Smart money tips ahead of Tax Day

ABC News’ Rebecca Jarvis shares what people need to know ahead of this year’s tax-filing deadline.
2:14 | 05/14/21

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Transcript for Smart money tips ahead of Tax Day
We move to our money start series. Tax day is Monday, just three days away, in this unusual pandemic year there are new questions about what you owe and what you can deduct. Rebecca Jarvis joins us with the answers. Good morning, Rebecca. Reporter: Hey, George. Good morning to you. And one of the questions on a lot of people's mind is whether or not they can deduct for that at home work from home workspace that they created for their zoom calls, well, reality here is only if you were self-employed in 2020 are you able to deduct for that space. It had to be used regularly and exclusively for your work purposes as a self-employed employee but here's something to keep in mind. It doesn't have to be a separate room in your home as long as it was a portion of your home that you regularly and exclusively used for work, you can deduct it, George. How about a lot of people lost their jobs, collected unemployment insurance. What taxes are due for that income? Traditionally, you would pay taxes on your unemployment benefits if you collected unemployment in 2020, you should have received earlier this year a 1099g form. That is the form that looks at all your benefits at the federal level that you collected in 2020. This year because of the stimulus package passed earlier this year, you do not have to pay taxes on up to $10,200 worth of those unemployment benefits at the federal level if you make less than $150,000, states have their own rules so you want to check directly with your state tax office, George. What if someone still doesn't have a job and don't have the cash to pay their taxes right now? And there will be people in that situation, you want to talk directly to the irs right now. Go to them, let them know your situation. They can help you set up a payment plan. The fastest way to get that refund is filing electronically and if you make less than $72,000 a year, you can do that for free at irs.gov. That has a lot of answers to these questions as well. You do have to file even if you can't pay, file because that will help you not have to pay penalties in the future, George. That is the most important first step just three days away, Rebecca Jarvis, thanks very much.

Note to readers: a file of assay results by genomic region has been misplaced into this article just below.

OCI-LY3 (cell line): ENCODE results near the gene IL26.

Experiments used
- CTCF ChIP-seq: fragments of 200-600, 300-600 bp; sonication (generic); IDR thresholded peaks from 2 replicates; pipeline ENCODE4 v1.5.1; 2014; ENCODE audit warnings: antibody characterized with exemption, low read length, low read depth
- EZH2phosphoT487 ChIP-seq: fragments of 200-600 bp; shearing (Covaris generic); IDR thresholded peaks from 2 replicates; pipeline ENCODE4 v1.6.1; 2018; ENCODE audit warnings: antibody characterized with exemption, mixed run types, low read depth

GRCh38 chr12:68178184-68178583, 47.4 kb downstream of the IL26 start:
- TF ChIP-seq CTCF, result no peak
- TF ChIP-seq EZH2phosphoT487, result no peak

This transcript has been automatically generated and may not be 100% accurate.

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